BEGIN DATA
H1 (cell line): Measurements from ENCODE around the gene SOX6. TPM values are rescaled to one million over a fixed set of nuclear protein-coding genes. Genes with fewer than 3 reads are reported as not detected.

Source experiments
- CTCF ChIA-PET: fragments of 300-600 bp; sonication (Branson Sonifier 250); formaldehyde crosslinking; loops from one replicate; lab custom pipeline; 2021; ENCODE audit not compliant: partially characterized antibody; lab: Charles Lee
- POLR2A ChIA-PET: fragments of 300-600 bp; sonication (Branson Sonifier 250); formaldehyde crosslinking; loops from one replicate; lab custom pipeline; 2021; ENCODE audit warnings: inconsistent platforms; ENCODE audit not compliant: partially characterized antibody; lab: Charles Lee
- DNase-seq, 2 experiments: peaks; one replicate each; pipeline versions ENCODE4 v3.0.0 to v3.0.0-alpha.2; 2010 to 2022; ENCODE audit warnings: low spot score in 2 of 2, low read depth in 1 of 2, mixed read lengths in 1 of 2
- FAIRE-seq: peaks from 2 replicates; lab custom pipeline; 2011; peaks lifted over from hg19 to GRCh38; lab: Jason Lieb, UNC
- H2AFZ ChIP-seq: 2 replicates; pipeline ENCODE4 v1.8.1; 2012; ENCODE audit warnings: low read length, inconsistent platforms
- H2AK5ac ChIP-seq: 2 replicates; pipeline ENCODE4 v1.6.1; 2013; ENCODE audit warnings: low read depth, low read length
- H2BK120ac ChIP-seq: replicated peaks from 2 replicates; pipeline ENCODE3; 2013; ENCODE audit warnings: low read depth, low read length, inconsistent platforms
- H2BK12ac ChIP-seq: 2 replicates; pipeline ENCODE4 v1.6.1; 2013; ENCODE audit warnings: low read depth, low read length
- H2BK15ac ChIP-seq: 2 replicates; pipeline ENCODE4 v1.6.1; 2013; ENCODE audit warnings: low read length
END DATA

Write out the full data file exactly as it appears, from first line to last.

H1 (cell line): Measurements from ENCODE around the gene SOX6. TPM values are rescaled to one million over a fixed set of nuclear protein-coding genes. Genes with fewer than 3 reads are reported as not detected.

Source experiments
- CTCF ChIA-PET: fragments of 300-600 bp; sonication (Branson Sonifier 250); formaldehyde crosslinking; loops from one replicate; lab custom pipeline; 2021; ENCODE audit not compliant: partially characterized antibody; lab: Charles Lee
- POLR2A ChIA-PET: fragments of 300-600 bp; sonication (Branson Sonifier 250); formaldehyde crosslinking; loops from one replicate; lab custom pipeline; 2021; ENCODE audit warnings: inconsistent platforms; ENCODE audit not compliant: partially characterized antibody; lab: Charles Lee
- DNase-seq, 2 experiments: peaks; one replicate each; pipeline versions ENCODE4 v3.0.0 to v3.0.0-alpha.2; 2010 to 2022; ENCODE audit warnings: low spot score in 2 of 2, low read depth in 1 of 2, mixed read lengths in 1 of 2
- FAIRE-seq: peaks from 2 replicates; lab custom pipeline; 2011; peaks lifted over from hg19 to GRCh38; lab: Jason Lieb, UNC
- H2AFZ ChIP-seq: 2 replicates; pipeline ENCODE4 v1.8.1; 2012; ENCODE audit warnings: low read length, inconsistent platforms
- H2AK5ac ChIP-seq: 2 replicates; pipeline ENCODE4 v1.6.1; 2013; ENCODE audit warnings: low read depth, low read length
- H2BK120ac ChIP-seq: replicated peaks from 2 replicates; pipeline ENCODE3; 2013; ENCODE audit warnings: low read depth, low read length, inconsistent platforms
- H2BK12ac ChIP-seq: 2 replicates; pipeline ENCODE4 v1.6.1; 2013; ENCODE audit warnings: low read depth, low read length
- H2BK15ac ChIP-seq: 2 replicates; pipeline ENCODE4 v1.6.1; 2013; ENCODE audit warnings: low read length